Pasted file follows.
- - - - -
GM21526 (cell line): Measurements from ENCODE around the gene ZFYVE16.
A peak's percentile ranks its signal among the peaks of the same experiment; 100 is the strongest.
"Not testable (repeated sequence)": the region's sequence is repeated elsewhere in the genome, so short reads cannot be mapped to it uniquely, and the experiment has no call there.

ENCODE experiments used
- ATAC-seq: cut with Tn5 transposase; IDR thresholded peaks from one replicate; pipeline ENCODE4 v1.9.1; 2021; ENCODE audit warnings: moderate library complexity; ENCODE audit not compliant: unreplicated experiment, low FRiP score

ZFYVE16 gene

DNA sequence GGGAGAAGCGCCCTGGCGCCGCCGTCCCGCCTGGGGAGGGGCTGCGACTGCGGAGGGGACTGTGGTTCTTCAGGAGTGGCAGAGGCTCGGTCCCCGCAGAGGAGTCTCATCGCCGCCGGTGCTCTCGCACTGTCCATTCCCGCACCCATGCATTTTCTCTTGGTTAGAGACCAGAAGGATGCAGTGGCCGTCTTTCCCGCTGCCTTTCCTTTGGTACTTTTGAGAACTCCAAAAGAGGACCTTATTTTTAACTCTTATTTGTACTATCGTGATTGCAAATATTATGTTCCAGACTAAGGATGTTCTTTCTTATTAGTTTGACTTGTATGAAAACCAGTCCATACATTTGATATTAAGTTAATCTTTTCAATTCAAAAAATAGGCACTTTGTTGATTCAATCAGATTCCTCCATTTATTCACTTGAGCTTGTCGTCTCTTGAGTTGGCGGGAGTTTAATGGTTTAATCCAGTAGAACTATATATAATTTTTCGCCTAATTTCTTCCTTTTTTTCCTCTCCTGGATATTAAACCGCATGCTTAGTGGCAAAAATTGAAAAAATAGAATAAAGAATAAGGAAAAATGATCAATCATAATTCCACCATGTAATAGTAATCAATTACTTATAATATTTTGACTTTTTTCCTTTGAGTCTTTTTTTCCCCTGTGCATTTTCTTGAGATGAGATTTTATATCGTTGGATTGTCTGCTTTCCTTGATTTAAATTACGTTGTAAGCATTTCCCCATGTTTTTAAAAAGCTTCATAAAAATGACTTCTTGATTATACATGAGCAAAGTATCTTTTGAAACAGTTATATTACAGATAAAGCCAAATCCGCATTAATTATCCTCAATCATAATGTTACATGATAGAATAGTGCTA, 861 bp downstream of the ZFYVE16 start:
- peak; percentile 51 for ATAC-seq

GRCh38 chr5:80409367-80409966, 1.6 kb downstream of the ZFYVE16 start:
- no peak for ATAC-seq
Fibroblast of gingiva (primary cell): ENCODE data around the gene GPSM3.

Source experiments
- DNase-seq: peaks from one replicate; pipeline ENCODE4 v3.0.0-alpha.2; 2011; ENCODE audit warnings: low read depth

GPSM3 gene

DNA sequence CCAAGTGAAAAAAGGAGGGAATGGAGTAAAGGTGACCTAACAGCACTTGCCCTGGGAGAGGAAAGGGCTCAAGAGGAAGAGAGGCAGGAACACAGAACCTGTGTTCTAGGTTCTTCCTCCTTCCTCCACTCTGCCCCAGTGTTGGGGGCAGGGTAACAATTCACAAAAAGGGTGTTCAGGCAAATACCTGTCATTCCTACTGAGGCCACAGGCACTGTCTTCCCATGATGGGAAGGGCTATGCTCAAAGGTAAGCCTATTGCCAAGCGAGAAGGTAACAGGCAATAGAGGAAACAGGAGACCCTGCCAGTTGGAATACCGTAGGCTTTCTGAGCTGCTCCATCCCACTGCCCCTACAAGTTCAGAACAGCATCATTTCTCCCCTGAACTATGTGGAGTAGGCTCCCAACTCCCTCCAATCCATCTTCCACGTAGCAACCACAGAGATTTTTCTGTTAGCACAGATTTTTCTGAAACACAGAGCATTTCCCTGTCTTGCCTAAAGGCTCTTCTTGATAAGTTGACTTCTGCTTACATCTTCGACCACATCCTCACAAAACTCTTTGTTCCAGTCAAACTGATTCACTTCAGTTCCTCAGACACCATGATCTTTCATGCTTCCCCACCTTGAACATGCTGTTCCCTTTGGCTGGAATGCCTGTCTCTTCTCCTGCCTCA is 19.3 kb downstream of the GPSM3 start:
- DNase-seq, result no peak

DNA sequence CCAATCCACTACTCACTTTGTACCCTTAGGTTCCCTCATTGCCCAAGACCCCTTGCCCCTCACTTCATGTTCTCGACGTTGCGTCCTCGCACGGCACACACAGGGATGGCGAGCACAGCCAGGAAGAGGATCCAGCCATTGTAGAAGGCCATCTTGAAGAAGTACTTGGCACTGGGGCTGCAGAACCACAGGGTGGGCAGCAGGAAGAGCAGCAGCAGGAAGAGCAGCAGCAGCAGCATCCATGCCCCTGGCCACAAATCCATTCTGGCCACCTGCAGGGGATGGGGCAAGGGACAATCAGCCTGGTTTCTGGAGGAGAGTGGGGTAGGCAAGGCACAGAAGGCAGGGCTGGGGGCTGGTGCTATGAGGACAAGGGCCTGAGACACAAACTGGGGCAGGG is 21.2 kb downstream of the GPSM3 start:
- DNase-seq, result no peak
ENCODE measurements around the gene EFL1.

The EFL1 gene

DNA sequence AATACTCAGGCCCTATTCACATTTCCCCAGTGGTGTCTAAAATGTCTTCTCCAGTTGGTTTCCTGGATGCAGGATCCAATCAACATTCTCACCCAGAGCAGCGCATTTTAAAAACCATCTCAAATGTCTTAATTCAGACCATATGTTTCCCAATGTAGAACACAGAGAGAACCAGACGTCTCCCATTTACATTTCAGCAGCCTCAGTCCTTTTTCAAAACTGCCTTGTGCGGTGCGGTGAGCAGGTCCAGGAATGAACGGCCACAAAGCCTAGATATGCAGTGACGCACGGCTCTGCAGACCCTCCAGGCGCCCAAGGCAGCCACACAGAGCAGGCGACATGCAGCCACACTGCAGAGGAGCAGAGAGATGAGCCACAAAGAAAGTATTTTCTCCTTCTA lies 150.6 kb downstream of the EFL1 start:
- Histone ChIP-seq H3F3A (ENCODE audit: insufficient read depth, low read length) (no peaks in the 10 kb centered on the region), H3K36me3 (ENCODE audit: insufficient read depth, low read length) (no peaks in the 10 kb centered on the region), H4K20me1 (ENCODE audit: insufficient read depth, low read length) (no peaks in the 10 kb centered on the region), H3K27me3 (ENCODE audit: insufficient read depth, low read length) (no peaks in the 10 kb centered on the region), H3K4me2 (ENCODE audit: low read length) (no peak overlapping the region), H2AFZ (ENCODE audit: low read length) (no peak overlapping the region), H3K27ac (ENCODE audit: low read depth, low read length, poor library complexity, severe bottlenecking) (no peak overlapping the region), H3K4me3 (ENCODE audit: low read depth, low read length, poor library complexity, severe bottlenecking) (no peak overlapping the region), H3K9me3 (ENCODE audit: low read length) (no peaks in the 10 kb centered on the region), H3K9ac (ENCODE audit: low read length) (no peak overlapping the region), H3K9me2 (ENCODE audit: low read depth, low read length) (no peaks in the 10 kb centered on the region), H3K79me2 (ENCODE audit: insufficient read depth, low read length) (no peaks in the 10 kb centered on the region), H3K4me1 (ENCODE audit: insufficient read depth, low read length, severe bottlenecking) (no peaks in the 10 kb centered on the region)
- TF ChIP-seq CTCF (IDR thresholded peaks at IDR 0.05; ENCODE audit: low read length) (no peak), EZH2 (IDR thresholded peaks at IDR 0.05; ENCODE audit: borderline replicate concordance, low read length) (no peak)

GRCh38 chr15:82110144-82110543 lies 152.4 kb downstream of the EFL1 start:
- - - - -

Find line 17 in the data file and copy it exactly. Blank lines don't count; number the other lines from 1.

DNA sequence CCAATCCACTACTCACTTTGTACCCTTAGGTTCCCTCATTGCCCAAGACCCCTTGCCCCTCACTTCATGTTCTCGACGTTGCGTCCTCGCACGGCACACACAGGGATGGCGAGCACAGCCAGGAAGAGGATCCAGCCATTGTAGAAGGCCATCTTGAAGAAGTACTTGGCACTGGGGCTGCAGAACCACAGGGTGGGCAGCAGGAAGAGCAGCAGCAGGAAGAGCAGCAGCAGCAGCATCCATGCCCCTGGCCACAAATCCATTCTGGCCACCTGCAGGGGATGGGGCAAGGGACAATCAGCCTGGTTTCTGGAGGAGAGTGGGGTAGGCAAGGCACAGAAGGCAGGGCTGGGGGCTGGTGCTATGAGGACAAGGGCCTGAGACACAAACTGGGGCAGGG is 21.2 kb downstream of the GPSM3 start: